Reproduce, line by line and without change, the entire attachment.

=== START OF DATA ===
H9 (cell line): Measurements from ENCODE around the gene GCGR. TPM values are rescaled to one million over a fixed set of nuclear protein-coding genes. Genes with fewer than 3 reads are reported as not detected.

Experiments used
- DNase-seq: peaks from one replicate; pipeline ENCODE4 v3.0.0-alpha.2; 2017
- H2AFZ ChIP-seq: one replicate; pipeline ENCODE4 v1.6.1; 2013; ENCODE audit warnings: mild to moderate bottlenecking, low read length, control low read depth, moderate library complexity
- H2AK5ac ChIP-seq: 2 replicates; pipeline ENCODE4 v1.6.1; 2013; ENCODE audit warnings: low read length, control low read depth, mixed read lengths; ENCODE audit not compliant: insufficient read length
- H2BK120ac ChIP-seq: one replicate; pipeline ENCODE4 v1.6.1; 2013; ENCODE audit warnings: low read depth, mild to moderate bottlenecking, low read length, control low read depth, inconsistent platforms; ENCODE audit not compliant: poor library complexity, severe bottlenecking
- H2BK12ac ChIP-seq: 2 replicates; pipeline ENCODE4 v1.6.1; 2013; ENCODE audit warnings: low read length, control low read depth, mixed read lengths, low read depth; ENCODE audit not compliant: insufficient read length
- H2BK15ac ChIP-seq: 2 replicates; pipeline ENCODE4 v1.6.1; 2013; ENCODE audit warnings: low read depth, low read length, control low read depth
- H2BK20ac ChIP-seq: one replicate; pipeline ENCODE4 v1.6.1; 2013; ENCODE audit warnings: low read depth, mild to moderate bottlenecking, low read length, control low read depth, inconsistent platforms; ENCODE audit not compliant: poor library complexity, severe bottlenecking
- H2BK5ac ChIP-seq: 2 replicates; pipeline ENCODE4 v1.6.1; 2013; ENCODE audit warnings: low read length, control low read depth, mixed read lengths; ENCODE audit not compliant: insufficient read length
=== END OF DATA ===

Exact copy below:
H9 (cell line): Measurements from ENCODE around the gene GCGR. TPM values are rescaled to one million over a fixed set of nuclear protein-coding genes. Genes with fewer than 3 reads are reported as not detected.

Experiments used
- DNase-seq: peaks from one replicate; pipeline ENCODE4 v3.0.0-alpha.2; 2017
- H2AFZ ChIP-seq: one replicate; pipeline ENCODE4 v1.6.1; 2013; ENCODE audit warnings: mild to moderate bottlenecking, low read length, control low read depth, moderate library complexity
- H2AK5ac ChIP-seq: 2 replicates; pipeline ENCODE4 v1.6.1; 2013; ENCODE audit warnings: low read length, control low read depth, mixed read lengths; ENCODE audit not compliant: insufficient read length
- H2BK120ac ChIP-seq: one replicate; pipeline ENCODE4 v1.6.1; 2013; ENCODE audit warnings: low read depth, mild to moderate bottlenecking, low read length, control low read depth, inconsistent platforms; ENCODE audit not compliant: poor library complexity, severe bottlenecking
- H2BK12ac ChIP-seq: 2 replicates; pipeline ENCODE4 v1.6.1; 2013; ENCODE audit warnings: low read length, control low read depth, mixed read lengths, low read depth; ENCODE audit not compliant: insufficient read length
- H2BK15ac ChIP-seq: 2 replicates; pipeline ENCODE4 v1.6.1; 2013; ENCODE audit warnings: low read depth, low read length, control low read depth
- H2BK20ac ChIP-seq: one replicate; pipeline ENCODE4 v1.6.1; 2013; ENCODE audit warnings: low read depth, mild to moderate bottlenecking, low read length, control low read depth, inconsistent platforms; ENCODE audit not compliant: poor library complexity, severe bottlenecking
- H2BK5ac ChIP-seq: 2 replicates; pipeline ENCODE4 v1.6.1; 2013; ENCODE audit warnings: low read length, control low read depth, mixed read lengths; ENCODE audit not compliant: insufficient read length